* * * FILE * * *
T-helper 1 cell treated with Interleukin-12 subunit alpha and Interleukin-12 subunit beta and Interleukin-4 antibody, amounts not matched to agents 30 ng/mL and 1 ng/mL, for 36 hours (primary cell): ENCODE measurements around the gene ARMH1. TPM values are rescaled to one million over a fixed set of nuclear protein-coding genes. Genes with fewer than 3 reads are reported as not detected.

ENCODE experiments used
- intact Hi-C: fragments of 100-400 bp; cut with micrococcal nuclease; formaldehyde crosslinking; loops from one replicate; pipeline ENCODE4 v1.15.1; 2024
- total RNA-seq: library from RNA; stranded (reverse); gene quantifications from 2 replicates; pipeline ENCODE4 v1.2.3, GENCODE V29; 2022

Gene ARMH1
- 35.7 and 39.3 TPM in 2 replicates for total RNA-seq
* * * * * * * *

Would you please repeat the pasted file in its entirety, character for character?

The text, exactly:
T-helper 1 cell treated with Interleukin-12 subunit alpha and Interleukin-12 subunit beta and Interleukin-4 antibody, amounts not matched to agents 30 ng/mL and 1 ng/mL, for 36 hours (primary cell): ENCODE measurements around the gene ARMH1. TPM values are rescaled to one million over a fixed set of nuclear protein-coding genes. Genes with fewer than 3 reads are reported as not detected.

ENCODE experiments used
- intact Hi-C: fragments of 100-400 bp; cut with micrococcal nuclease; formaldehyde crosslinking; loops from one replicate; pipeline ENCODE4 v1.15.1; 2024
- total RNA-seq: library from RNA; stranded (reverse); gene quantifications from 2 replicates; pipeline ENCODE4 v1.2.3, GENCODE V29; 2022

Gene ARMH1
- 35.7 and 39.3 TPM in 2 replicates for total RNA-seq